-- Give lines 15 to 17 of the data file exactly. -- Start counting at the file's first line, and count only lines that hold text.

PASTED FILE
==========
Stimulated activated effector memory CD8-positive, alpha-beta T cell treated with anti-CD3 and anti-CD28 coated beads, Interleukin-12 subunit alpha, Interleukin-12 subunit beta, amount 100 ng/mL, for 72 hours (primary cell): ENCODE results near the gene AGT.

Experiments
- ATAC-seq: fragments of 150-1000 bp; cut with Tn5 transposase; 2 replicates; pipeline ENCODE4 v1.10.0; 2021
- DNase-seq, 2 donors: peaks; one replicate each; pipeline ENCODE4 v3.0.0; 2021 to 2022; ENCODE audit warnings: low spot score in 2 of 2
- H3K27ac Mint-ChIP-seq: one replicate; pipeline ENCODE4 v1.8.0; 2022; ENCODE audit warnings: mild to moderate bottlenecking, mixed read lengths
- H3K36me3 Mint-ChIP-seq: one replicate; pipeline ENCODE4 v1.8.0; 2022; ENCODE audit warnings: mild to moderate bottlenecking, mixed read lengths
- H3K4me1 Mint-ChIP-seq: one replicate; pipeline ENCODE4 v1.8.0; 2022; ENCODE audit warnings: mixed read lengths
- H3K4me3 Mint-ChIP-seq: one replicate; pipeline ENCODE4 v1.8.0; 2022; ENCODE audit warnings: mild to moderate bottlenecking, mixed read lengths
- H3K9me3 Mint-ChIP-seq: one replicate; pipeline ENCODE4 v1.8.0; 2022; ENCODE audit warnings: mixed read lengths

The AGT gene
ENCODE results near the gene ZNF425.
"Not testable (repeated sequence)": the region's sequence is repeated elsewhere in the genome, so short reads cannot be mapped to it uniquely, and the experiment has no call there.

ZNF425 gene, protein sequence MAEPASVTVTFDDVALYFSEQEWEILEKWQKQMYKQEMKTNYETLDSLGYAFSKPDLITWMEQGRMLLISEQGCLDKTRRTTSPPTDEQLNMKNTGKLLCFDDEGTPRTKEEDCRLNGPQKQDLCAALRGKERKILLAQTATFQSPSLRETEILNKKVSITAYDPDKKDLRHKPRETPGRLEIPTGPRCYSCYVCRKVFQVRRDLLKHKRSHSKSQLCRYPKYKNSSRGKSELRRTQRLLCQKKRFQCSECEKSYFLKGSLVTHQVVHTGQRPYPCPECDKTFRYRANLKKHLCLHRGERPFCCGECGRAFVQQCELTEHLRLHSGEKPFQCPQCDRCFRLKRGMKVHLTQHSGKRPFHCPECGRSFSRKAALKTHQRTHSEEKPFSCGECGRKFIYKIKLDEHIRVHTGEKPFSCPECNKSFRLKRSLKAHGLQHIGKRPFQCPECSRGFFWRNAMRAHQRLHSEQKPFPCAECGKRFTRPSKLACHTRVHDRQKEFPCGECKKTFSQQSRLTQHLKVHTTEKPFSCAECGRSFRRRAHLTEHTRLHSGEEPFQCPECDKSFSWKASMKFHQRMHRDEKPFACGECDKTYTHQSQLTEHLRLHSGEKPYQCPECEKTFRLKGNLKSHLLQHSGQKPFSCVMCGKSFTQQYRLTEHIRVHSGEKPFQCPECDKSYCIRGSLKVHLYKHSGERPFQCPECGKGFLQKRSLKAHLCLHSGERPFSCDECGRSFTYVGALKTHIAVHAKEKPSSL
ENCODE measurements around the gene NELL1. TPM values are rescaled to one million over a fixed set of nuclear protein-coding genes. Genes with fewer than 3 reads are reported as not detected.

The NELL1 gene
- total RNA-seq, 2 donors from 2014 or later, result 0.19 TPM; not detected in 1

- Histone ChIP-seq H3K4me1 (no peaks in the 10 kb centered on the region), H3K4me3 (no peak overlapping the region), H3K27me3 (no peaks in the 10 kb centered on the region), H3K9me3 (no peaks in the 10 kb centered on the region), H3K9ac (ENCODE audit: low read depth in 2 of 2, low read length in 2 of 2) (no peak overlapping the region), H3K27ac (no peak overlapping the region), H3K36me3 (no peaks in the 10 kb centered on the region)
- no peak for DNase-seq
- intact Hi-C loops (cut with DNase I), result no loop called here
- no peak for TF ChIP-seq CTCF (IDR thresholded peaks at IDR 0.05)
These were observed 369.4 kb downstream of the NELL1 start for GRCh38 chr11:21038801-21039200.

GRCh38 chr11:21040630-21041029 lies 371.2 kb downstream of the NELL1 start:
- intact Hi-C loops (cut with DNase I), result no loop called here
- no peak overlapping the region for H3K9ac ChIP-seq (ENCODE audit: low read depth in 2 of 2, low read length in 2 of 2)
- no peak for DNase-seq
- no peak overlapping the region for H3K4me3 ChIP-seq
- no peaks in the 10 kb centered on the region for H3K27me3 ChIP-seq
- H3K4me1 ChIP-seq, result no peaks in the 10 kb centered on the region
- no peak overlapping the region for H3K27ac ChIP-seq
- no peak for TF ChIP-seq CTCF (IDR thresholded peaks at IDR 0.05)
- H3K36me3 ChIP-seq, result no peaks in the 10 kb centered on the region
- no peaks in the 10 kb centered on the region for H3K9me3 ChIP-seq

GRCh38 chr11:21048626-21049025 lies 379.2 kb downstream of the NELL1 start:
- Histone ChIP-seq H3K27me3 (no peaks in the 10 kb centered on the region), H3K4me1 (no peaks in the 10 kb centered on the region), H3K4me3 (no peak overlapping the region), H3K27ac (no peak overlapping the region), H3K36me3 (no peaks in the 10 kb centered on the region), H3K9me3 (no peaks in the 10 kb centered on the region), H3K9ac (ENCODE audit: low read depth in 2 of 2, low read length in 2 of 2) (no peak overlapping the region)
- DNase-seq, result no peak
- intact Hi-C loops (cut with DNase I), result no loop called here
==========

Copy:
The NELL1 gene
- total RNA-seq, 2 donors from 2014 or later, result 0.19 TPM; not detected in 1

- Histone ChIP-seq H3K4me1 (no peaks in the 10 kb centered on the region), H3K4me3 (no peak overlapping the region), H3K27me3 (no peaks in the 10 kb centered on the region), H3K9me3 (no peaks in the 10 kb centered on the region), H3K9ac (ENCODE audit: low read depth in 2 of 2, low read length in 2 of 2) (no peak overlapping the region), H3K27ac (no peak overlapping the region), H3K36me3 (no peaks in the 10 kb centered on the region)